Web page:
Clumber House


Location   nr. Worksop
Year demolished   1938  
Reason   Fire, insufficient wealth  
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Fire seemed to dog the lives of the Dukes of Newcastle. In 1831, an irate mob had burned down the ducal mansion of Nottingham Castle in protest at Henry Pelham Pelham-Clinton, the 4th Duke of Newcastle's, passionate opposition to political reform. But fire was also to severely damage and then damage again their main seat, Clumber, an architectural jewel, beautifully set in the 3,800 acres (15 sq. km.) of Clumber Park.

Originally built sometime between 1760 and 1770 for the 2nd Duke by Stephen Wright it was regarded as one of the finest non-Royal houses in the country. A classical building of white freestone (brought from the Duke's own quarry), flanked by a square wing at each corner, with the central portion, which faced the lake, containing a light Ionic colonnade. The core of the house was the original ducal hunting lodge which had previously existed on the site. This meant that rooms in the centre of the house were not particularly grand however those in the new flanking wings more than compensated. The State dining room was 60ft long and 34ft wide and designed to accomodate 150 guests seated at one table. The 4th Duke was a renowned collector and filled Clumber with many of the finest objets d'art including paintings by Rubens, Gainsborough, Hogarth, Reynolds, Van Dyke, Poussin, Rembrandt, Titian, Brueghel, Holbein, to name a few. There were also various busts, statues, china and an extensive collection of rare books including a Book of Hours, a first folio Shakespeare and three Caxtons.

The gardens and parkland of the estate were particularly impressive both in scale and the care and money that had been lavished upon them. Writing in 1896, Cornelius Brown1 stated that "The lawns and terraces are laid out with much skill, and tastefully adorned with lofty vases and graceful statuary" and Leonard Jacks2 in 1881 described the lawns as "...very fine, smooth, velvety". The park also contained the a double avenue of lime trees, created for the 5th Duke, which at three miles long, was the longest in Europe. The lake was created by damming the River Poulter and excavating the river bed and was further enlarged and extended in 1817 and 1885 until it covered 87 acres and was almost two miles long.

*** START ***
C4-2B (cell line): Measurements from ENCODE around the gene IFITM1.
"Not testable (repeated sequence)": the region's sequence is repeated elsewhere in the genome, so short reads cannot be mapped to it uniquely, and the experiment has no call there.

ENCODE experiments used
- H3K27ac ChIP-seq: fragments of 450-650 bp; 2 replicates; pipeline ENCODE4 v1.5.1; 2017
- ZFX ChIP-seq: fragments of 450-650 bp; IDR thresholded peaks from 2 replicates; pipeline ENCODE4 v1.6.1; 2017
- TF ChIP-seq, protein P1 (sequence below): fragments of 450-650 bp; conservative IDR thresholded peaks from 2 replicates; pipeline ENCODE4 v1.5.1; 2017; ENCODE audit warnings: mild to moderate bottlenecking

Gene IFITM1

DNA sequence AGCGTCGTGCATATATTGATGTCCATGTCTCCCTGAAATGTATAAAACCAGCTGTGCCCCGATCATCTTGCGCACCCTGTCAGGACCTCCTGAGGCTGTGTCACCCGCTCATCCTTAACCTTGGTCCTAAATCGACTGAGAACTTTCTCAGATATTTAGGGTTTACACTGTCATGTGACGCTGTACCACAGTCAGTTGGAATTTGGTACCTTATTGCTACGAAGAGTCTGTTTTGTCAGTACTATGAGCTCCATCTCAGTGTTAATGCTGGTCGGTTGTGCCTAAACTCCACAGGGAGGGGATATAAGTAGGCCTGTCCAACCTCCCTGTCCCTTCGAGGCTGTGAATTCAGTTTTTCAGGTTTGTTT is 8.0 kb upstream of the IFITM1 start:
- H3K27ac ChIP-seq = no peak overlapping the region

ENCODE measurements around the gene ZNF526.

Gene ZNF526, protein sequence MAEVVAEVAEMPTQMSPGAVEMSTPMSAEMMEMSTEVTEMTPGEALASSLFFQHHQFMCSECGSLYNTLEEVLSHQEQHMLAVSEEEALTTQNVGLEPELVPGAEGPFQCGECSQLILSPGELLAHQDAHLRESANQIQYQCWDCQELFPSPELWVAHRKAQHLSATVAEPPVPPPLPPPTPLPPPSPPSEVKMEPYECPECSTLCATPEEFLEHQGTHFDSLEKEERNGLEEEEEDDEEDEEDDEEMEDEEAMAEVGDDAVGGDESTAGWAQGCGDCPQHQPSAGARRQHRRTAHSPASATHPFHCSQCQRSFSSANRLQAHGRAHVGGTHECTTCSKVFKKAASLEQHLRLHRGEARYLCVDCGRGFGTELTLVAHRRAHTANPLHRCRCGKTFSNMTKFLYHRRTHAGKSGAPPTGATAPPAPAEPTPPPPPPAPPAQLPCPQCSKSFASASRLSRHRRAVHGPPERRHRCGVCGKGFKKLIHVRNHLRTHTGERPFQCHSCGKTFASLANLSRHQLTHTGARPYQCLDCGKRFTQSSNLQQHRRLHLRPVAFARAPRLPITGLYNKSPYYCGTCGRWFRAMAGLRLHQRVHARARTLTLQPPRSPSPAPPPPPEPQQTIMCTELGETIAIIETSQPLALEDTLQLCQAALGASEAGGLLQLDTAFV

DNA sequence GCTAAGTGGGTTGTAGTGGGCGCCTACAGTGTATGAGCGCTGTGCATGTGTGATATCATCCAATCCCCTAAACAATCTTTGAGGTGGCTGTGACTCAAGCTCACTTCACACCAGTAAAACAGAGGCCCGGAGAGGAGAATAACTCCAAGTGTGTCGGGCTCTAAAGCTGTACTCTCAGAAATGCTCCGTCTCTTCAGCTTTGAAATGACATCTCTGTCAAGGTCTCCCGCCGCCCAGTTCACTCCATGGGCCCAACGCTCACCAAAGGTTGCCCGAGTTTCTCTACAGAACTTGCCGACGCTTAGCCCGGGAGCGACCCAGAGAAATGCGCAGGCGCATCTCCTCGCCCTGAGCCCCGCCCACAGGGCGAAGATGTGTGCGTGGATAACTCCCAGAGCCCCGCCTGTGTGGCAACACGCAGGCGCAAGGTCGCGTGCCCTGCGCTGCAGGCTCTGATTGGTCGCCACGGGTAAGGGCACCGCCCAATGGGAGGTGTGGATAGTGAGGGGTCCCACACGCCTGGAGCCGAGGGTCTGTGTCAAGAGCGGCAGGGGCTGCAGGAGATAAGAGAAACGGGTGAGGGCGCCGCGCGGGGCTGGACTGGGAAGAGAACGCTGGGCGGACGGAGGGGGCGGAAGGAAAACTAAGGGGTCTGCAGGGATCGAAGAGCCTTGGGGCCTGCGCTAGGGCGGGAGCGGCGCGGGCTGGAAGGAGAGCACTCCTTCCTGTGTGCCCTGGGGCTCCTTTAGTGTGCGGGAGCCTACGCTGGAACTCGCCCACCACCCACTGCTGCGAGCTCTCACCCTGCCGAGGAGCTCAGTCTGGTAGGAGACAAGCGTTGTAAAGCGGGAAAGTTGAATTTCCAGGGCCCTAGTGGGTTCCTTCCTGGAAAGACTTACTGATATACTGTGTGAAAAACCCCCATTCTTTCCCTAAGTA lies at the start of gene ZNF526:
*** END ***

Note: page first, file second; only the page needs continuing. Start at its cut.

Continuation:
The fire on 28 March 1879 was all the more devastating, not only for the extensive damage to the house (gutting 20 of the 105 rooms) but also the loss of many fine artworks - though many were rescued. The fire destroyed the central core of the house, leaving the wings standing round a hollow shell. The trustees of the 7th Duke (who was 15 at the time) were faced with the quandry as to whether to rebuild. The 6th Duke had been an extravagant spender who had significantly reduced the family fortune. However, as Leonard Jacks stated, the Dukes of Newcastle's rent roll was vast, though they could not replace the artworks, they could rebuild the house. Charles Barry (whose father was the famous Sir Charles responsible for the Palace of Westminster) was put in charge of the work. He replaced the lost eighteen rooms in the centre of the house with an enormous entrance hall, which featured balustraded galleries, tessellated pavements and various niches for the surviving statuary.

However, the 7th Duke showed little interest in the house. Though, in 1889, he commissioned the huge Victorian Gothic Revival chapel from G.F. Bodley, the Duke himself, having no family and no interest in sport, lived at the smaller Forest Farm in Windsor from 1908 until his death in 1928. Another fire in April 1912 ravaged the upper two floors and, whilst not as serious as the previous fire, added to the burden. When the decision to demolish the house, taken by the Earl of Lincoln who had inherited it, was announced in local paper it stated that "the decision to completely to demolish the mansion has been taken with great reluctance by the present owner...but it has been neccessitated by heavy taxation". Though it played a part, a more significant factor was that Clumber had been built for a different age. Like Eaton Hall, Clumber was from the age of huge, lavish house parties and vast wealth. With the passing of the former and major pressures on the latter, houses on this scale were just no longer sustainable. The sale of the library raised £70,000 (approx. £3m) and other contents £60,000. The house was eventually pulled down in August 1938. The park was bought by the National Trust in 1948 and is now enjoyed by the general public - something that would undoubtedly horrify the 4th Duke.

1 - 'A History of Nottinghamshire' - Cornelius Brown (1896) - 'Clumber'
2 - 'The Great Houses of Nottinghamshire and the County Families' - Leonard Jacks (1881) - 'Clumber'